meet tomorrow’s creative talents today
As part of ASOS's making it series, we celebrate fashion’s future, from wearable tech to innovative journalists, these are the creatives changing the fashion game.
Fashion is obsessed with the new. Whether they're rule-breakers or rebels, upstarts or thought-provokers -- fashion thrives on innovation. One only has to take the briefest of glances over the recent blanket coverage of Vetements, Balenciaga or Gucci to see that fashion is greedily fed by change and reinvention - a silhouette, a slogan, a new face, that buzz when a designer helms a house, or when an emerging young thing is discovered and claimed.
But what if we broadened what innovation actually means? Because more often than not, when we talk about newness in these terms, we talk about the world of the fashion show, the collection itself. But what about those working more quietly, changing the way that things actually work, those tinkering with the technology of fashion, the production system itself, or re-shaping our very perception of it?
So here, we introduce a band of creative ventures, and the people behind them, that are changing the way we think about fashion, how we consume it and in doing so, slowly but surely, defining its future.
Laser-lit bras, biosensors and a dress that sprouts wing-like forms when your adrenaline spikes - stepping into Chromat's world is a full-body immersion into the future. Started by one time architect Becca McCharen, New York-based Chromat was birthed to place her talent for form and structure onto the the female body - first swimwear, then full collections that re-shape and emphasise a woman's shape. But it's the fantasy of the future that Becca continually returns to, where women rule and technology augments - but don't mistake her "Chromat babes" for sexpot cyborgs - her trans-embracing, body-positive gang are primed and ready to take over the world. They are women, in her words, who are "strong, powerful, and unafraid."
When starting a brand it's always best to know as much as possible about the thing that you are going to sell. Or so we're told. And who knows more about beauty than Into The Gloss founder, Emily Weiss? I mean, her days are crammed with creams and potions and little squeezy bottles to make your skin look nicer. So that's why she started Glossier, a website selling her very own cosmetics - where simplicity is favoured, and opinion is welcome. Because, thanks to the consistent flow of women (and the occasional gent) that Into The Gloss attracts, she has a willing think thank of the beauty-obsessed at her disposal. Think of it as cosmetic based democracy -- make up for everyone -- regardless of skin tone, type or imperfection -- it's just a base. A base for whoever, or whatever, you feel like being.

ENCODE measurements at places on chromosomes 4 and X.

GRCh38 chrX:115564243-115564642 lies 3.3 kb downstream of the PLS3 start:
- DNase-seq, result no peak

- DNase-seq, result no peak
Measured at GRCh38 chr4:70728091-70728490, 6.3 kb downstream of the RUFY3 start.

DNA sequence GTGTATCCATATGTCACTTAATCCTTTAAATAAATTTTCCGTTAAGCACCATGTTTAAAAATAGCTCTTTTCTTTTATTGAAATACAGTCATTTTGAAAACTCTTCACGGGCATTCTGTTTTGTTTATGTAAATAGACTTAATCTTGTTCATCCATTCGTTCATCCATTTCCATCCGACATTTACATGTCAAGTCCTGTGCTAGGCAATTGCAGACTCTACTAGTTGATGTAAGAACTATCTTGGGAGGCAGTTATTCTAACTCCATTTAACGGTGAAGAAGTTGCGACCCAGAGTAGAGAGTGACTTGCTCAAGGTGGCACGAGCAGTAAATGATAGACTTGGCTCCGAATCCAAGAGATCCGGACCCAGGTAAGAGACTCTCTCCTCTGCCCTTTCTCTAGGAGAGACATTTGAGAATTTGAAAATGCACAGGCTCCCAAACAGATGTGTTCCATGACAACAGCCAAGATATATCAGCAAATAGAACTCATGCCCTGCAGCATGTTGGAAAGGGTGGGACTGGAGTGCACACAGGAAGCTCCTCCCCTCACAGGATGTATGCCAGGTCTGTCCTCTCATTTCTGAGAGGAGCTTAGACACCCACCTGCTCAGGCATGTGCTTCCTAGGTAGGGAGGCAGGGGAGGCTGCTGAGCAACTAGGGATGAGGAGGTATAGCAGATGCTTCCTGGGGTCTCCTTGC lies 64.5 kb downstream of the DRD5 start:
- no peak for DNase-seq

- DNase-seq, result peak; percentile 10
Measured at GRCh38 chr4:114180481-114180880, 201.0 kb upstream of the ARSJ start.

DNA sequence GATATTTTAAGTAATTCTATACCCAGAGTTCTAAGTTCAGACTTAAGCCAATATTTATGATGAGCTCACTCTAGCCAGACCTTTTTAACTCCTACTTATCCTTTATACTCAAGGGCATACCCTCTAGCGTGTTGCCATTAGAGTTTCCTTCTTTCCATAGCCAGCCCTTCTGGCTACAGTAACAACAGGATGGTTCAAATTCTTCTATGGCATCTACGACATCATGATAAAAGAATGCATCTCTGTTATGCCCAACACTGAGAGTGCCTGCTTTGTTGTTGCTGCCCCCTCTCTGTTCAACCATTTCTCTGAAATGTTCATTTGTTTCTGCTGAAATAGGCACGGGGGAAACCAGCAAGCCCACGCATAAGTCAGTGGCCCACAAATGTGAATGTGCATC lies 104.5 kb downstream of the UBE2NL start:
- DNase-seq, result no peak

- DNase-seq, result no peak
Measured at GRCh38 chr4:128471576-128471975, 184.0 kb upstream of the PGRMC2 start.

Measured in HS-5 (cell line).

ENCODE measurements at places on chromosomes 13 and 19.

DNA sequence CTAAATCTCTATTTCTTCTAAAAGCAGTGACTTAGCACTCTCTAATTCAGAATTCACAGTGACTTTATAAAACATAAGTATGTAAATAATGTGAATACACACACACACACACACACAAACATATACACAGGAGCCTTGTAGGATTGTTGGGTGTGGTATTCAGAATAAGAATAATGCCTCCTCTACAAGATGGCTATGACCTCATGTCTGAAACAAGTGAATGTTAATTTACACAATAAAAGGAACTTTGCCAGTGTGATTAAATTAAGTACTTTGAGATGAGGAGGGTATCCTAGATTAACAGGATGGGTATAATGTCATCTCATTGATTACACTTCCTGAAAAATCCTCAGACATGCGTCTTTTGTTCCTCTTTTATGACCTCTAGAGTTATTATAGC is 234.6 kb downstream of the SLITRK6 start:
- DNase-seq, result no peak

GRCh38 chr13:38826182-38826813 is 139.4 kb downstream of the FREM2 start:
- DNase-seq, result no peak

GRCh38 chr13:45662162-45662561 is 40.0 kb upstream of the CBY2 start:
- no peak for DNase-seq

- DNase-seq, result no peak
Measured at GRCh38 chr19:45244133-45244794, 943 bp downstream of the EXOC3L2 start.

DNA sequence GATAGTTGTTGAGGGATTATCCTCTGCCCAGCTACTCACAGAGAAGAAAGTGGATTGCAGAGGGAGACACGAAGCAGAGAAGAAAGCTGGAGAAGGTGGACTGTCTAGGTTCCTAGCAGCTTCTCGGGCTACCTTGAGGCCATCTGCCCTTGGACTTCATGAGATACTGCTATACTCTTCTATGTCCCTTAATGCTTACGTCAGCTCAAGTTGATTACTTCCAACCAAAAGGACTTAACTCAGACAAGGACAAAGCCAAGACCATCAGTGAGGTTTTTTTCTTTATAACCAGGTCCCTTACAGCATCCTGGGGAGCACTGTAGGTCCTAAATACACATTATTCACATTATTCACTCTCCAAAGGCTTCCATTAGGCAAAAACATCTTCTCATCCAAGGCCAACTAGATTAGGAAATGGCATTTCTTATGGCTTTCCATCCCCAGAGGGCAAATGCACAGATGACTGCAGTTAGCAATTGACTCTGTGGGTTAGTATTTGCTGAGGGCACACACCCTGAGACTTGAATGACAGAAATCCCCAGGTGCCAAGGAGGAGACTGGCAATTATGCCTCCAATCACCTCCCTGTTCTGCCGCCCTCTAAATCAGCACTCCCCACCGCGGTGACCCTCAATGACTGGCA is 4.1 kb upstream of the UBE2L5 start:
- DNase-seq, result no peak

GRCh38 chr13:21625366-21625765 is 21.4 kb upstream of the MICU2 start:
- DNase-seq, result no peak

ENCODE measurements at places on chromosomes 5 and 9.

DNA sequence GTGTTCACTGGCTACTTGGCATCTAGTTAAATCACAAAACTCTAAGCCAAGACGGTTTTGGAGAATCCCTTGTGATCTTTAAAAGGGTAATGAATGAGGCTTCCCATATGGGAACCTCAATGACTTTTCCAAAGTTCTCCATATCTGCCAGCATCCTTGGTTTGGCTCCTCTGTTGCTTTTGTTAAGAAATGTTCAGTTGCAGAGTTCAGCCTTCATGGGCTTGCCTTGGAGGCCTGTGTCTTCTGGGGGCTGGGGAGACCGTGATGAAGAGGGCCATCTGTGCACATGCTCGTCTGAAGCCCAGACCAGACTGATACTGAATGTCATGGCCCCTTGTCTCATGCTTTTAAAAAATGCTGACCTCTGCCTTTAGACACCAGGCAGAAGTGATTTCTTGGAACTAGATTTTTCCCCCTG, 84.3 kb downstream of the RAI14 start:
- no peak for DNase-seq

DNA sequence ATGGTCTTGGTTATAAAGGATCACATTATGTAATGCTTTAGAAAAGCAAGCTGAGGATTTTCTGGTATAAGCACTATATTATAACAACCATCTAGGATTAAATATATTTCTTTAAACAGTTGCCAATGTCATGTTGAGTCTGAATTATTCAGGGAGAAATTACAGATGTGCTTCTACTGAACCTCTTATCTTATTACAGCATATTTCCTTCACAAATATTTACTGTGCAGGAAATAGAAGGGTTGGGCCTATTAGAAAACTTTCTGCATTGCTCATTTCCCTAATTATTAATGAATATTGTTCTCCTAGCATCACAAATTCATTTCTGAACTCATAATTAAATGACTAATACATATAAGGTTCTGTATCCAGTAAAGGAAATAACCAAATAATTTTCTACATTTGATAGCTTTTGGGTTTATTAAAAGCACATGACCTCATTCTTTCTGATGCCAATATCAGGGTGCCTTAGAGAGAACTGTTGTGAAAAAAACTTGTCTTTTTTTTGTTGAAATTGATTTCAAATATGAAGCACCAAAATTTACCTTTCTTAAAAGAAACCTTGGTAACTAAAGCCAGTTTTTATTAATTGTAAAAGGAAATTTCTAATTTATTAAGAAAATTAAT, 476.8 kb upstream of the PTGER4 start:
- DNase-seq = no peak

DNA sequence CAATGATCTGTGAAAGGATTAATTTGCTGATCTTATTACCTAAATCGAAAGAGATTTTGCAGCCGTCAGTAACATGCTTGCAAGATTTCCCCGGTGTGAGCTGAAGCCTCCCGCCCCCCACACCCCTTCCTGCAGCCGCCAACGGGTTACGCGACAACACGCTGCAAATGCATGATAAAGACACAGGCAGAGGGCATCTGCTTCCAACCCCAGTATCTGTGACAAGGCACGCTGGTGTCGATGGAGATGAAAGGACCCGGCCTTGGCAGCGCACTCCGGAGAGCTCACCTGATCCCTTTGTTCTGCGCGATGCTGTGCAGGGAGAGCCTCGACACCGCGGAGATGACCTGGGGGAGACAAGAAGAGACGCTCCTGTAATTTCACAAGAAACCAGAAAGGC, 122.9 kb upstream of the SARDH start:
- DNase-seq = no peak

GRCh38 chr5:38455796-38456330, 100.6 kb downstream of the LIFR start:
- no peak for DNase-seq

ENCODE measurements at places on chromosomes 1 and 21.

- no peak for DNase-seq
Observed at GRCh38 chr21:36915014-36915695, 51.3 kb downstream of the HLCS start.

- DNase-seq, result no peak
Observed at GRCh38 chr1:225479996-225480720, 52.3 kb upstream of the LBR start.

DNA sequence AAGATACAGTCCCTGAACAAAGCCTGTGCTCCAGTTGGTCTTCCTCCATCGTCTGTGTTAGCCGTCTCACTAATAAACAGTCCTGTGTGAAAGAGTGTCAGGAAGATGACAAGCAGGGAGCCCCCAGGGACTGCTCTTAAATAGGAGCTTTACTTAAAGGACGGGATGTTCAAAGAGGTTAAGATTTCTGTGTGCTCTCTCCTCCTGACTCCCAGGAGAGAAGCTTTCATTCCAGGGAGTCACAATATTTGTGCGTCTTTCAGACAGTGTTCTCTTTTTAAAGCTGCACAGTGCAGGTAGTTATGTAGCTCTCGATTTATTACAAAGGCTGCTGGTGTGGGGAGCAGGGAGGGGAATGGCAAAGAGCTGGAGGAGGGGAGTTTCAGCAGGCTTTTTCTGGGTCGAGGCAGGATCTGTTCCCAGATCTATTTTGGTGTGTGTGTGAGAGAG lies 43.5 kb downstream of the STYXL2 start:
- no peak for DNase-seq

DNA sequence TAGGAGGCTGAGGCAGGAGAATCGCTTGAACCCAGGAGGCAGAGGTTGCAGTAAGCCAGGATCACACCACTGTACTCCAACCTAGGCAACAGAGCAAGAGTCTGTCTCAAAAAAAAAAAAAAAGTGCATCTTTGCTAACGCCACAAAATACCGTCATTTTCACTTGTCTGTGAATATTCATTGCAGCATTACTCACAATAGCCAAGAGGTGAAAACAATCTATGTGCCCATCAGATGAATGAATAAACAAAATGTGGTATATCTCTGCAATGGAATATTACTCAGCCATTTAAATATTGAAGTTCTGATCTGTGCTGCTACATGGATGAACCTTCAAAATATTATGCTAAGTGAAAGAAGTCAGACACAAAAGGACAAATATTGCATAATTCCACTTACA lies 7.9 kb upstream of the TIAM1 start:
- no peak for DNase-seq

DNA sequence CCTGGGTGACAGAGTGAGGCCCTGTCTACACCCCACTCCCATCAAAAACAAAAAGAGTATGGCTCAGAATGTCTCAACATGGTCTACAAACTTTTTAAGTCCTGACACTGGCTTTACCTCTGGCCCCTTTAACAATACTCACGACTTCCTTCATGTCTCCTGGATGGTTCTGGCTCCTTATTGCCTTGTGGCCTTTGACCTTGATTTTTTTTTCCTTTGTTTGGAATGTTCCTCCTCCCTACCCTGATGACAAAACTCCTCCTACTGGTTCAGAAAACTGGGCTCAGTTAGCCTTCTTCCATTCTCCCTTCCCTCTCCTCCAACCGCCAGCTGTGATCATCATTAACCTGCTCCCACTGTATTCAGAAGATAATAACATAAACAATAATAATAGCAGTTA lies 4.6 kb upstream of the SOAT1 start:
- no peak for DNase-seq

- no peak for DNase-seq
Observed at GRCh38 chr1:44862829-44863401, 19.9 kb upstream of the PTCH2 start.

15-years-old may sound young for somebody to start an international fashion magazine. Not so for Elise By Olsen, founder of Recens Paper (and subsequent Guinness World Record holder for youngest ever Editor-in-Chief) who is actually entering the middle age of her fashion career, having started blogging when she was eight. Yes, eight. But the Oslo-based editrix is living proof that youth is wisdom, her magazine laying down a manifesto for the future - where imperfections are embraced, what we consume is challenged and hierarchies, like the cover of each issue, are turned upside down - "we riot against fake ideals, gender and race stereotypes, beauty standards and homogenising commercialism," Olsen says.
Knitwear renegades (yes, it's a thing) Unmade will never produce something that nobody wants. Because in a world where fashion is mass made, ready to be thrown away, Unmade believes in the power of one. The brainchild of RCA grads, Kirsty Emery, Ben Alun-Jones and Hal Watts, their custom made knitting machine means you can make a single custom jumper, exactly to your very own design. Or a hundred. Or more. There's no rules - no minimums, no maximums. Think of it as a 3D printer for jumpers. But, more than that, it's an experiment in modern craft -- encouraging those who use it to see the process of creation, to see the yarn being used -- the work usually hidden away in far-off factories.
There's something refreshing about a brand that believes clothing should be built to last. Clothes made to remain in your wardrobe for years to come. This was James Preysman's outline for online clothing brand, Everlane. The concept of the American-based retailer is simple - small runs, factories they trust, no physical stores. Or, as their motto says - "Know your factories. Know your costs. Always ask why." Easy, no? Oh, and it's trans-seasonal, too - simple clothing made for year round dressing, a rejection, and possible cure for, fashion's fatigued system. Because really, who chucks out their entire winter wardrobe come May?
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Text Jack Moss